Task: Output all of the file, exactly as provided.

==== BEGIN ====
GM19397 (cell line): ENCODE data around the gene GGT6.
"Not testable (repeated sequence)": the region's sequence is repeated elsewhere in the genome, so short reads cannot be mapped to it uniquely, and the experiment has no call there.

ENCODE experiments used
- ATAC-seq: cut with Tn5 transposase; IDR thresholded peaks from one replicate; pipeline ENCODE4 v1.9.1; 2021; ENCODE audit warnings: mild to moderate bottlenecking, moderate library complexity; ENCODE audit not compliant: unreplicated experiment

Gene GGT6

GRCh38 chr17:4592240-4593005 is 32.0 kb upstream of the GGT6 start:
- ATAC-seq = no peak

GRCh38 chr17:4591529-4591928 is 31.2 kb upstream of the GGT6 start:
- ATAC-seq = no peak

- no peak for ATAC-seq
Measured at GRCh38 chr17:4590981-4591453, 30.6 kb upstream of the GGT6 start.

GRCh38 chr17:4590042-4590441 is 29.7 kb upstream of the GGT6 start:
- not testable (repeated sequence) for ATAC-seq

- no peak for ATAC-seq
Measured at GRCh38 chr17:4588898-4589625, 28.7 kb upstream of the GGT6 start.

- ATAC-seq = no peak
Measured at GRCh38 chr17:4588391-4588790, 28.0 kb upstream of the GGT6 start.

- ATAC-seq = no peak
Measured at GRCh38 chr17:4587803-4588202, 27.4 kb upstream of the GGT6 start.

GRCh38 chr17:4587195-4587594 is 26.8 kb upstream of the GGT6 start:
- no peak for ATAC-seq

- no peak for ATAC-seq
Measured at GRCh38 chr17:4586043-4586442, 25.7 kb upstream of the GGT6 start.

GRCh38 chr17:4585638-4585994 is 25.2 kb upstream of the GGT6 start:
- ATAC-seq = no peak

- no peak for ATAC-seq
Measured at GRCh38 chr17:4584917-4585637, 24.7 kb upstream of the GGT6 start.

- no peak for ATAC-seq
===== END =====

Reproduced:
GM19397 (cell line): ENCODE data around the gene GGT6.
"Not testable (repeated sequence)": the region's sequence is repeated elsewhere in the genome, so short reads cannot be mapped to it uniquely, and the experiment has no call there.

ENCODE experiments used
- ATAC-seq: cut with Tn5 transposase; IDR thresholded peaks from one replicate; pipeline ENCODE4 v1.9.1; 2021; ENCODE audit warnings: mild to moderate bottlenecking, moderate library complexity; ENCODE audit not compliant: unreplicated experiment

Gene GGT6

GRCh38 chr17:4592240-4593005 is 32.0 kb upstream of the GGT6 start:
- ATAC-seq = no peak

GRCh38 chr17:4591529-4591928 is 31.2 kb upstream of the GGT6 start:
- ATAC-seq = no peak

- no peak for ATAC-seq
Measured at GRCh38 chr17:4590981-4591453, 30.6 kb upstream of the GGT6 start.

GRCh38 chr17:4590042-4590441 is 29.7 kb upstream of the GGT6 start:
- not testable (repeated sequence) for ATAC-seq

- no peak for ATAC-seq
Measured at GRCh38 chr17:4588898-4589625, 28.7 kb upstream of the GGT6 start.

- ATAC-seq = no peak
Measured at GRCh38 chr17:4588391-4588790, 28.0 kb upstream of the GGT6 start.

- ATAC-seq = no peak
Measured at GRCh38 chr17:4587803-4588202, 27.4 kb upstream of the GGT6 start.

GRCh38 chr17:4587195-4587594 is 26.8 kb upstream of the GGT6 start:
- no peak for ATAC-seq

- no peak for ATAC-seq
Measured at GRCh38 chr17:4586043-4586442, 25.7 kb upstream of the GGT6 start.

GRCh38 chr17:4585638-4585994 is 25.2 kb upstream of the GGT6 start:
- ATAC-seq = no peak

- no peak for ATAC-seq
Measured at GRCh38 chr17:4584917-4585637, 24.7 kb upstream of the GGT6 start.

- no peak for ATAC-seq